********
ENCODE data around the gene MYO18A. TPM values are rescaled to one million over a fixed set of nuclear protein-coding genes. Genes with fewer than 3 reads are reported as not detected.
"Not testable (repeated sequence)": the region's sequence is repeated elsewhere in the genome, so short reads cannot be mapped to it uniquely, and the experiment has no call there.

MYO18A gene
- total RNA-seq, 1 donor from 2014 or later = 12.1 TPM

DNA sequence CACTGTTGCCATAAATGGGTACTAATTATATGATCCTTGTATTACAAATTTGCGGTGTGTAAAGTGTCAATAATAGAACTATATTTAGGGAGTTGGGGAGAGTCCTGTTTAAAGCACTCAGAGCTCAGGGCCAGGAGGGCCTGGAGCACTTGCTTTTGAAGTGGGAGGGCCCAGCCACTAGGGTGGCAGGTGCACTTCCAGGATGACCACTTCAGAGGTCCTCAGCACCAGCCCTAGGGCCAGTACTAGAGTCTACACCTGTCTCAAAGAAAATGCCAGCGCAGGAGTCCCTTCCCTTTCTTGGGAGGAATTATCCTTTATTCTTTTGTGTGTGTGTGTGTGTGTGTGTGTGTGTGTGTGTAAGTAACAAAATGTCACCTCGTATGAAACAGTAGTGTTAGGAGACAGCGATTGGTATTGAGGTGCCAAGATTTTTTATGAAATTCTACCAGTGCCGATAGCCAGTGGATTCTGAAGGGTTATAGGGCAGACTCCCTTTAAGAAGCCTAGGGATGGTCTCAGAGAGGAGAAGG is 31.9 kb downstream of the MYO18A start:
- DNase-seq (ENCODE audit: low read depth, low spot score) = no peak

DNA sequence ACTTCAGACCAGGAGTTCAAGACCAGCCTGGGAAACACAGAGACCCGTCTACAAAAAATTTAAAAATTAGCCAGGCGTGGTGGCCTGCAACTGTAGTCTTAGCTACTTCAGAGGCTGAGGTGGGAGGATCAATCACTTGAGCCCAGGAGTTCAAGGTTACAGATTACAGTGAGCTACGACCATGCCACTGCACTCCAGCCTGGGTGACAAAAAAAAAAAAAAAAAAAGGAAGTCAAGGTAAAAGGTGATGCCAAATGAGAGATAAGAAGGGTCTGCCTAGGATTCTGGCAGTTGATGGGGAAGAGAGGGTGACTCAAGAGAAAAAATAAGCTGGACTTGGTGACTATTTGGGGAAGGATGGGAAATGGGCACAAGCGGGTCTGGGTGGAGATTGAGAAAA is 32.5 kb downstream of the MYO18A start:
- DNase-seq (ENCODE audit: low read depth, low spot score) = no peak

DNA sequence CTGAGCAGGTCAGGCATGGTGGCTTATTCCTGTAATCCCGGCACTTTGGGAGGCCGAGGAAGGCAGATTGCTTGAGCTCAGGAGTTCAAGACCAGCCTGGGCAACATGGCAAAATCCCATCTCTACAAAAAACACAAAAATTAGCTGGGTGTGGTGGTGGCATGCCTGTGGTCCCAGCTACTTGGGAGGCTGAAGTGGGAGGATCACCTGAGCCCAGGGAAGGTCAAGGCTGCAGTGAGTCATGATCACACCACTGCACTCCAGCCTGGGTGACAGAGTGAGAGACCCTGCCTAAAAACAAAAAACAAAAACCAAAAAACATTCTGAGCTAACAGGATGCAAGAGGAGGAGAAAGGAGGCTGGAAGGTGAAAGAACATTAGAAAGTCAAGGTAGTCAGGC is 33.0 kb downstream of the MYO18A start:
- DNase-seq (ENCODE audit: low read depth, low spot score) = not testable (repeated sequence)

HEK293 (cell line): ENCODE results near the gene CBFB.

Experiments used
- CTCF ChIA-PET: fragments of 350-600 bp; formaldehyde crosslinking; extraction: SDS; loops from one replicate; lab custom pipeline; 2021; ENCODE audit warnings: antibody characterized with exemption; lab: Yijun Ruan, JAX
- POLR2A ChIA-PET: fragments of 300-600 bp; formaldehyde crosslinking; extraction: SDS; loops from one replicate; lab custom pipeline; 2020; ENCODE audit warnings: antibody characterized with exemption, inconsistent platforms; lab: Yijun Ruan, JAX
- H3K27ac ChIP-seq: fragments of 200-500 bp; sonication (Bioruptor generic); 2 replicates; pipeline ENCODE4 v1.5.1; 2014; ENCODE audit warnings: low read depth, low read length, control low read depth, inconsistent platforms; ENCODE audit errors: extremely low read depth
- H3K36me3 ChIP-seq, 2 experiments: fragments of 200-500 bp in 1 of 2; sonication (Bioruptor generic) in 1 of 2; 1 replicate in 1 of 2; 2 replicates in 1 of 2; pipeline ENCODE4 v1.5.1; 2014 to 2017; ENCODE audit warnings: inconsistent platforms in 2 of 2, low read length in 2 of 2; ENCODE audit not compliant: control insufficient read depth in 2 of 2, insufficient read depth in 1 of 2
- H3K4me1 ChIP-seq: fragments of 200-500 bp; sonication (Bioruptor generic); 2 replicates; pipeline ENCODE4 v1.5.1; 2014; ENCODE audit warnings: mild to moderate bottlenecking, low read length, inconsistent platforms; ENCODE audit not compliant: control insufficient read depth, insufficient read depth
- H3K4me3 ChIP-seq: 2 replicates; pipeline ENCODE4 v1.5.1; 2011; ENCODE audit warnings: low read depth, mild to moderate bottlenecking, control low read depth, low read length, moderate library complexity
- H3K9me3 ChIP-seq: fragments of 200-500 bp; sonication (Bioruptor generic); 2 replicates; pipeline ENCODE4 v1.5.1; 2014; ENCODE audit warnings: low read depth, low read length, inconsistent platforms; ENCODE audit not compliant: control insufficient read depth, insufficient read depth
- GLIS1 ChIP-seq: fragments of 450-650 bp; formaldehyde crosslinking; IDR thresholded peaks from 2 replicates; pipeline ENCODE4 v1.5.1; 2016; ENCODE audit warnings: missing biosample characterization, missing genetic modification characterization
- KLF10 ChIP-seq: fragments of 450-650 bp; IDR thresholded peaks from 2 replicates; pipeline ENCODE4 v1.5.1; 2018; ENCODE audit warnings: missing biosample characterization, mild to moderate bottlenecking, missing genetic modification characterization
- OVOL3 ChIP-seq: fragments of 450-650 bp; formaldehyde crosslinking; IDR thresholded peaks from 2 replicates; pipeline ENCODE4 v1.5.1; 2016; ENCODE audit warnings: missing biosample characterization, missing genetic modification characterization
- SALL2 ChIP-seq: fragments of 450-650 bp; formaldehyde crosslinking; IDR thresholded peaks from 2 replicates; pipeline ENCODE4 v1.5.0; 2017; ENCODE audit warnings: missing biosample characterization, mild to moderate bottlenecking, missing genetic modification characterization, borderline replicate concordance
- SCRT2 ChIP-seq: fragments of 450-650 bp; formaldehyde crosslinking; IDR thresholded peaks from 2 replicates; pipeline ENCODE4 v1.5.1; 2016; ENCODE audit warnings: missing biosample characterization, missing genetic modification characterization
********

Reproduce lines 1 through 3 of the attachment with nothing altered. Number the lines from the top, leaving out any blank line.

ENCODE data around the gene MYO18A. TPM values are rescaled to one million over a fixed set of nuclear protein-coding genes. Genes with fewer than 3 reads are reported as not detected.
"Not testable (repeated sequence)": the region's sequence is repeated elsewhere in the genome, so short reads cannot be mapped to it uniquely, and the experiment has no call there.

MYO18A gene